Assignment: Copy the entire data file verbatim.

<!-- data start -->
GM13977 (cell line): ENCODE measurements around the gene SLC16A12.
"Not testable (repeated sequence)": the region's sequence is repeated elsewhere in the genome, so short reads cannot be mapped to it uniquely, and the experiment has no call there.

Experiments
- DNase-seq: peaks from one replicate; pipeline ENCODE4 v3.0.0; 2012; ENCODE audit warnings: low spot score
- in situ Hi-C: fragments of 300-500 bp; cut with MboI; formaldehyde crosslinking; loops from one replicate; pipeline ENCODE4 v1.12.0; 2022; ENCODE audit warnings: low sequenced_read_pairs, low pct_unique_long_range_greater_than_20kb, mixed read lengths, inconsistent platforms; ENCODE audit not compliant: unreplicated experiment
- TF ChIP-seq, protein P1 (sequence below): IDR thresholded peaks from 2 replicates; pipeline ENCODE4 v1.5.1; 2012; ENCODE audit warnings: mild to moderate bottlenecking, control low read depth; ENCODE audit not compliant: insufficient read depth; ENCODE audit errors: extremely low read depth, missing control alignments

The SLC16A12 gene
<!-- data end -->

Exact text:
GM13977 (cell line): ENCODE measurements around the gene SLC16A12.
"Not testable (repeated sequence)": the region's sequence is repeated elsewhere in the genome, so short reads cannot be mapped to it uniquely, and the experiment has no call there.

Experiments
- DNase-seq: peaks from one replicate; pipeline ENCODE4 v3.0.0; 2012; ENCODE audit warnings: low spot score
- in situ Hi-C: fragments of 300-500 bp; cut with MboI; formaldehyde crosslinking; loops from one replicate; pipeline ENCODE4 v1.12.0; 2022; ENCODE audit warnings: low sequenced_read_pairs, low pct_unique_long_range_greater_than_20kb, mixed read lengths, inconsistent platforms; ENCODE audit not compliant: unreplicated experiment
- TF ChIP-seq, protein P1 (sequence below): IDR thresholded peaks from 2 replicates; pipeline ENCODE4 v1.5.1; 2012; ENCODE audit warnings: mild to moderate bottlenecking, control low read depth; ENCODE audit not compliant: insufficient read depth; ENCODE audit errors: extremely low read depth, missing control alignments

The SLC16A12 gene